Saturday, April 14, 2012

Long Exposures at Oceanside Pier

When I was down in Southern California back in March one of the objects of my attention was the Oceanside Pier. Not only because there's a Ruby's at the end of it, but because we don't have piers like this back home. I don't live near the ocean, and although I'm right on Lake Ontario I haven't found a scene like this, yet.

I knew when I was heading down that I wanted to try some long exposures. I have the Singh-Ray Vari-ND (neutral density) filter which offers anywhere between 2 to 8 stops of density; long exposures is what this filter was made for. Once I got to the pier I found a spot to set up and began working out a composition. I like to keep my compositions simple so I landed on the one you see in the image above. I took a number of exposures, including some bracketed sets for an HDR version which I'll share in another post. I was lucky to have had some clouds, which always works nicely with long exposures. The image above was shot at f22 with a shutter speed of 85 seconds.

After shooting the image above I wanted to shoot directly underneath the pier for a completely different perspective. However, the tide was up and the rocks under the pier were washed over and there wasn't really a safe way for me to set up, so I had to pack it in and come back another time. I made it back a couple of days later and this time I was able to get beneath the pier to set up to shoot the image below. Same idea here, using the Singh-Ray Vari-ND and my camera in manual mode, I set my aperture at f22 for maximum depth of field and held on for a 41 second exposure.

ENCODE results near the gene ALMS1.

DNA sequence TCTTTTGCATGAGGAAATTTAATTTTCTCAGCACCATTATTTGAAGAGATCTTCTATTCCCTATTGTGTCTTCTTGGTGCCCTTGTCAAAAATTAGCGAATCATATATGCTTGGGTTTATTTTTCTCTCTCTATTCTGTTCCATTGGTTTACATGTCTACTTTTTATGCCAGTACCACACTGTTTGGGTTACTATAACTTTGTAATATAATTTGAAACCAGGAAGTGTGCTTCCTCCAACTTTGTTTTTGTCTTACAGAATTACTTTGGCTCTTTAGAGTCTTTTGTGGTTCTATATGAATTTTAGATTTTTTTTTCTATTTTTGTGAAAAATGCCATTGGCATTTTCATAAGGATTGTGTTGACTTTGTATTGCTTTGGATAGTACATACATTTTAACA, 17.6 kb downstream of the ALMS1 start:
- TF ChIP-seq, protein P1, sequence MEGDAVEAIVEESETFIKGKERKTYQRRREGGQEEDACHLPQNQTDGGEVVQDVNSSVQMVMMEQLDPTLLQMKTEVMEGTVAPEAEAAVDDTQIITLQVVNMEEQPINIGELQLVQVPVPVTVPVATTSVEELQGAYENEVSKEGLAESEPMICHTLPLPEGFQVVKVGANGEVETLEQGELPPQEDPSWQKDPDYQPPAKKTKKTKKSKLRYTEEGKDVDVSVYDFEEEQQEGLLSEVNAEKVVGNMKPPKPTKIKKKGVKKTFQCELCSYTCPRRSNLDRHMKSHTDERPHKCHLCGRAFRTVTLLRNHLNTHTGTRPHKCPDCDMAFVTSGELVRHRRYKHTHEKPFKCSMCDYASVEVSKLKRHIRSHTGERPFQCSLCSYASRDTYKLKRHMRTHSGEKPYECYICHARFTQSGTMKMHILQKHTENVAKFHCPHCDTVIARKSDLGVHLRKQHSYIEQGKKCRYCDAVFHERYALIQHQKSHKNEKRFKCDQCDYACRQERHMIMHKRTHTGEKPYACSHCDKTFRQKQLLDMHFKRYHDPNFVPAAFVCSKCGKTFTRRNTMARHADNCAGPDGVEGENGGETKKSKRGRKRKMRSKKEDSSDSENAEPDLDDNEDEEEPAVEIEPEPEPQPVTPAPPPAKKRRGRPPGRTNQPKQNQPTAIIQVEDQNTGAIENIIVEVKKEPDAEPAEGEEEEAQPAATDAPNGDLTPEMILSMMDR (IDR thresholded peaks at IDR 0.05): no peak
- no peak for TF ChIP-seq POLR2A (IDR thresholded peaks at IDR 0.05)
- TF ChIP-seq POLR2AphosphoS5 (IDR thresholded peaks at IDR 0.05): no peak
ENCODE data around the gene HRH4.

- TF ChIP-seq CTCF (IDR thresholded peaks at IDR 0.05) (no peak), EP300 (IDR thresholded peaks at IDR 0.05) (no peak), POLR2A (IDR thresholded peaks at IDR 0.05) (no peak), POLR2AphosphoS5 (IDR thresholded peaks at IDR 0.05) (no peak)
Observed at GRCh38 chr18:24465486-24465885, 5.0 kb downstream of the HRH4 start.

If you haven't done a long exposure before you need a few key pieces of equipment: camera that has a "bulb" option on the shutter speed (all dslr will have this); a tripod is a must, with the shutter open for that amount of time any amount of shake will blur the shot; a neutral density filter, cuts the light entering the lens allowing you to keep the shutter open for longer; and finally a remote cable release to trigger the shutter without shaking the camera. All of these things together will help with the technical aspects of making the shot, but you also need a good scene.

Both images here were initially processed in Lightroom and the black & white conversion was done using Nik Software's Silver Efex Pro 2.

Cheers! DC

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